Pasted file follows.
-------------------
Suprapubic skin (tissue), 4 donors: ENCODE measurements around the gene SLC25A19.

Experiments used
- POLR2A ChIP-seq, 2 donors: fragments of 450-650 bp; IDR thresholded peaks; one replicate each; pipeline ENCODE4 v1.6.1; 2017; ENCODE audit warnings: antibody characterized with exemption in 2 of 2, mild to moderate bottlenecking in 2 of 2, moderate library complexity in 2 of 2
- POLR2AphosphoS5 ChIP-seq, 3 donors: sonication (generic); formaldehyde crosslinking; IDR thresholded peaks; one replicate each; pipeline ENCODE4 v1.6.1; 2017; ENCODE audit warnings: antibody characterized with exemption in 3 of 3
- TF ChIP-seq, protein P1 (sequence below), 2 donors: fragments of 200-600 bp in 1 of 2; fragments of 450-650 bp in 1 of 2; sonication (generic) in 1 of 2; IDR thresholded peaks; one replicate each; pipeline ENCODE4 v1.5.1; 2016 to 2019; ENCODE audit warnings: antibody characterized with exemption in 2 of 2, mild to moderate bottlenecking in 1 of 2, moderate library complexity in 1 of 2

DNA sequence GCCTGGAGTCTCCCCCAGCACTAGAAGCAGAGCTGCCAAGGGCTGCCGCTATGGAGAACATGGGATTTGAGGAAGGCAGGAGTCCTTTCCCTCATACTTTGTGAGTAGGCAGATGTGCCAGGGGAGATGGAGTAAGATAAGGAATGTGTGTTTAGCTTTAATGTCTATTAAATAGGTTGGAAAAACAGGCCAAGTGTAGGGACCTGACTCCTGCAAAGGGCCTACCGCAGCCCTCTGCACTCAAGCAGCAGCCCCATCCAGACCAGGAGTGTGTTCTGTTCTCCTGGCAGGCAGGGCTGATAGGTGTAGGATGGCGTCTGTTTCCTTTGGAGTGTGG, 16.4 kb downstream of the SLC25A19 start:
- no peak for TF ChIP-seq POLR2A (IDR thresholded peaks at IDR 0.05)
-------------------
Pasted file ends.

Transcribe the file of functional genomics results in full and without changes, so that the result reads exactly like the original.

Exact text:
Suprapubic skin (tissue), 4 donors: ENCODE measurements around the gene SLC25A19.

Experiments used
- POLR2A ChIP-seq, 2 donors: fragments of 450-650 bp; IDR thresholded peaks; one replicate each; pipeline ENCODE4 v1.6.1; 2017; ENCODE audit warnings: antibody characterized with exemption in 2 of 2, mild to moderate bottlenecking in 2 of 2, moderate library complexity in 2 of 2
- POLR2AphosphoS5 ChIP-seq, 3 donors: sonication (generic); formaldehyde crosslinking; IDR thresholded peaks; one replicate each; pipeline ENCODE4 v1.6.1; 2017; ENCODE audit warnings: antibody characterized with exemption in 3 of 3
- TF ChIP-seq, protein P1 (sequence below), 2 donors: fragments of 200-600 bp in 1 of 2; fragments of 450-650 bp in 1 of 2; sonication (generic) in 1 of 2; IDR thresholded peaks; one replicate each; pipeline ENCODE4 v1.5.1; 2016 to 2019; ENCODE audit warnings: antibody characterized with exemption in 2 of 2, mild to moderate bottlenecking in 1 of 2, moderate library complexity in 1 of 2

DNA sequence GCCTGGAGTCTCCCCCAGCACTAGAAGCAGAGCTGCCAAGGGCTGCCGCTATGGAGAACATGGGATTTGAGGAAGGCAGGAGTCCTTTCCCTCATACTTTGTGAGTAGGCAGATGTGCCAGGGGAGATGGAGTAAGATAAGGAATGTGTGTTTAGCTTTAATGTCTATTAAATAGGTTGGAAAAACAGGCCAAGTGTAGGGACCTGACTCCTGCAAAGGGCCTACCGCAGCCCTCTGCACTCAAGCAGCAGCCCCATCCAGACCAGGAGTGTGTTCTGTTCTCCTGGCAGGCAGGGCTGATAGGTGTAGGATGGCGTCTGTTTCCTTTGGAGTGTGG, 16.4 kb downstream of the SLC25A19 start:
- no peak for TF ChIP-seq POLR2A (IDR thresholded peaks at IDR 0.05)